GRACE risk score: Sex-based validity of in-hospital mortality prediction in Canadian patients with acute coronary syndrome

Inna Y. Gong, Shaun G. Goodman, David Brieger, Chris P. Gale, Derek P. Chew, Robert C. Welsh, Thao Huynh, J. Paul DeYoung, Carolyn Baer, Gabor T. Gyenes, Jacob A. Udell, Keith A.A. Fox, Andrew T. Yan

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8 Citations (Scopus)

Abstract

Background Although there are sex differences in management and outcome of acute coronary syndromes (ACS), sex is not a component of Global Registry of Acute Coronary Events (GRACE) risk score (RS) for in-hospital mortality prediction. We sought to determine the prognostic utility of GRACE RS in men and women, and whether its predictive accuracy would be augmented through sex-based modification of its components. Methods Canadian men and women enrolled in GRACE and Canadian Registry of Acute Coronary Events were stratified as ST-segment elevation myocardial infarction (STEMI) or non-ST-segment elevation ACS (NSTE-ACS). GRACE RS was calculated as per original model. Discrimination and calibration were evaluated using the c-statistic and Hosmer-Lemeshow goodness-of-fit test, respectively. Multivariable logistic regression was undertaken to assess potential interactions of sex with GRACE RS components. Results For the overall cohort (n = 14,422), unadjusted in-hospital mortality rate was higher in women than men (4.5% vs. 3.0%, p  0.80), discrimination was lower for women compared to men with STEMI [0.80 (0.75–0.84) vs. 0.86 (0.82–0.89), respectively, p  0.25). Conclusions The GRACE RS is a valid predictor of in-hospital mortality for both men and women with ACS. The lack of interaction between sex and RS components suggests that sex-based modification is not required.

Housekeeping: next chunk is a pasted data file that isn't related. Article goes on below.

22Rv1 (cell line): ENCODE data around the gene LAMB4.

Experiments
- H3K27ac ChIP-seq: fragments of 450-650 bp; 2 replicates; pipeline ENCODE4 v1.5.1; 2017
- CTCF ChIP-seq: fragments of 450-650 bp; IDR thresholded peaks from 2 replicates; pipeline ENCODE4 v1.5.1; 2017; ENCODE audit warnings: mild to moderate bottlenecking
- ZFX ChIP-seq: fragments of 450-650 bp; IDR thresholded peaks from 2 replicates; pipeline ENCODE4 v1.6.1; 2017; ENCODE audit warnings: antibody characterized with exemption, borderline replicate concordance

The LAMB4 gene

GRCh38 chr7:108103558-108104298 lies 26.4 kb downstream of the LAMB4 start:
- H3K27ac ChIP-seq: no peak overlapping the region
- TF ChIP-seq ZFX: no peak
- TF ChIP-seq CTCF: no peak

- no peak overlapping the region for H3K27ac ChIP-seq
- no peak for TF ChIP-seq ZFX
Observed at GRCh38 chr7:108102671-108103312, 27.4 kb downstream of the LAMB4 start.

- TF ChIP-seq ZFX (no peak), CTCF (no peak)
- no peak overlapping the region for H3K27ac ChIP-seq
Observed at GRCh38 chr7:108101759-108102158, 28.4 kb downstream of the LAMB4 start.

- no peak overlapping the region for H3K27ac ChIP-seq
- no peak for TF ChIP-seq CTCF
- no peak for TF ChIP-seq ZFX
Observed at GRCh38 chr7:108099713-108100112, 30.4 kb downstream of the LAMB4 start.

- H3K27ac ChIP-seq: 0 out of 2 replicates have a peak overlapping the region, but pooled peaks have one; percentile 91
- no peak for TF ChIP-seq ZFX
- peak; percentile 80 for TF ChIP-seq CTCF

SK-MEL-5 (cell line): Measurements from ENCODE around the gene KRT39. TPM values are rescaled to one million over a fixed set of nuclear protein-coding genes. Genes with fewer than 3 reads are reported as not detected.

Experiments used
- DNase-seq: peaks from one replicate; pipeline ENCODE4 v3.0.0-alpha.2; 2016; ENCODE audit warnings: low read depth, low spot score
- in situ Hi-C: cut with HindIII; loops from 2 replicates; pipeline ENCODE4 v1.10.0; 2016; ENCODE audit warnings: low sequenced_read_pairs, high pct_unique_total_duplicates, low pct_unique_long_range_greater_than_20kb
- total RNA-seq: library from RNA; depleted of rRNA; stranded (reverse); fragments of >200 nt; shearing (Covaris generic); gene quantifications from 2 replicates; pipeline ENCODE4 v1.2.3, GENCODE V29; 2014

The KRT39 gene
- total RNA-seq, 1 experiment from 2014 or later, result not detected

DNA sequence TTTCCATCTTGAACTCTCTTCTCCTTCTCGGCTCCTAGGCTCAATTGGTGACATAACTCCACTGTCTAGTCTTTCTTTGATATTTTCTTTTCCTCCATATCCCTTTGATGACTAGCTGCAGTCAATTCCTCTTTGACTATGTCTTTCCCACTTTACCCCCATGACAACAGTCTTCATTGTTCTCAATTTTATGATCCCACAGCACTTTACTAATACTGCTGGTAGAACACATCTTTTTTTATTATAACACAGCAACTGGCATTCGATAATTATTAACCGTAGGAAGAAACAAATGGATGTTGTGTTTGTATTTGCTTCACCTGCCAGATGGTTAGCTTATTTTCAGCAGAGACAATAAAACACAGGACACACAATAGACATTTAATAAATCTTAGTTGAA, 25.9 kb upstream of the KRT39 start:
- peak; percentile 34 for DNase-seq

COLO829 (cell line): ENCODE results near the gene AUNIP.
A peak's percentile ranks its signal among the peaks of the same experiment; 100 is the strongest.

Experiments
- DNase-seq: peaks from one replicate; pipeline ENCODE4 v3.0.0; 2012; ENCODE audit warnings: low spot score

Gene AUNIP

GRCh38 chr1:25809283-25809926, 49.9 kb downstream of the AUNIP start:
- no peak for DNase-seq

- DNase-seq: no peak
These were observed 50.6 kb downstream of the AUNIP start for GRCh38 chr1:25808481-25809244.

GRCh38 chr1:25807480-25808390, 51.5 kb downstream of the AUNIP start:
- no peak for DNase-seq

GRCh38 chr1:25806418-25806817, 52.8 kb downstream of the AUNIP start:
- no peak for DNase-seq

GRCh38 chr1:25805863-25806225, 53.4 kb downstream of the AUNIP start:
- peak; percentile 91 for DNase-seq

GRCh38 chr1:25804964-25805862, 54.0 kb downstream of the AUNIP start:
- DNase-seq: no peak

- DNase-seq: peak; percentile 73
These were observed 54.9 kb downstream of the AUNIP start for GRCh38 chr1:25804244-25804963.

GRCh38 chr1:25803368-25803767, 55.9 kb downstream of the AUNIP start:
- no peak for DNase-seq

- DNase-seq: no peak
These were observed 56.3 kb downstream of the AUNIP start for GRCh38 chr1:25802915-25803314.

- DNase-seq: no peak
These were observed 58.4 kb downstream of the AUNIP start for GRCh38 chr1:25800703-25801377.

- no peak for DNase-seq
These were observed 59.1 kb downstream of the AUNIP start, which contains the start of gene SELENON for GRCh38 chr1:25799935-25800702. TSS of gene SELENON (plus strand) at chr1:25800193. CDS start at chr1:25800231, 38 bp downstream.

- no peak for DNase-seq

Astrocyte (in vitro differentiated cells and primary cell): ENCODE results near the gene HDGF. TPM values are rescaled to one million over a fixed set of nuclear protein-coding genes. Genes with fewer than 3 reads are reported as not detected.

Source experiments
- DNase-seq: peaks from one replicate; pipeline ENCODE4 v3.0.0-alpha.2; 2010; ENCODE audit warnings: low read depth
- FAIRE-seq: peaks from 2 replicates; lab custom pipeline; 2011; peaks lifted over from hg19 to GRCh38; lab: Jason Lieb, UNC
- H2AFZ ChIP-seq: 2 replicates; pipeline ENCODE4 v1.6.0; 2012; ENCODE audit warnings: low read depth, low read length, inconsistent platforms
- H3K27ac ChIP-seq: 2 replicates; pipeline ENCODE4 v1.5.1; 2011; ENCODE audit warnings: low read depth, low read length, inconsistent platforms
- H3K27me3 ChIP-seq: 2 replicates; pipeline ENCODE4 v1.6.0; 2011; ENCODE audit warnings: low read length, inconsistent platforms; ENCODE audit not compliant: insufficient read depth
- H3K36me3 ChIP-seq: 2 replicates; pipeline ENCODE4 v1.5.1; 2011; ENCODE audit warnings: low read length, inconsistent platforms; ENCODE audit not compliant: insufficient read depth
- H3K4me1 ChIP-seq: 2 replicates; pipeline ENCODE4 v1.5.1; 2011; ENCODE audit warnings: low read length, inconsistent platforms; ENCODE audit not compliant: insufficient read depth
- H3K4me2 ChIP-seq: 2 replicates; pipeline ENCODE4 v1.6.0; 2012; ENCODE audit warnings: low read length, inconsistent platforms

Original languageEnglish
Pages (from-to)24-29
Number of pages6
JournalInternational Journal of Cardiology
DOIs
Publication statusPublished - 1 Oct 2017

Keywords

  • Acute coronary syndrome
  • GRACE risk score
  • Risk stratification
  • Sex differences
  • Validation

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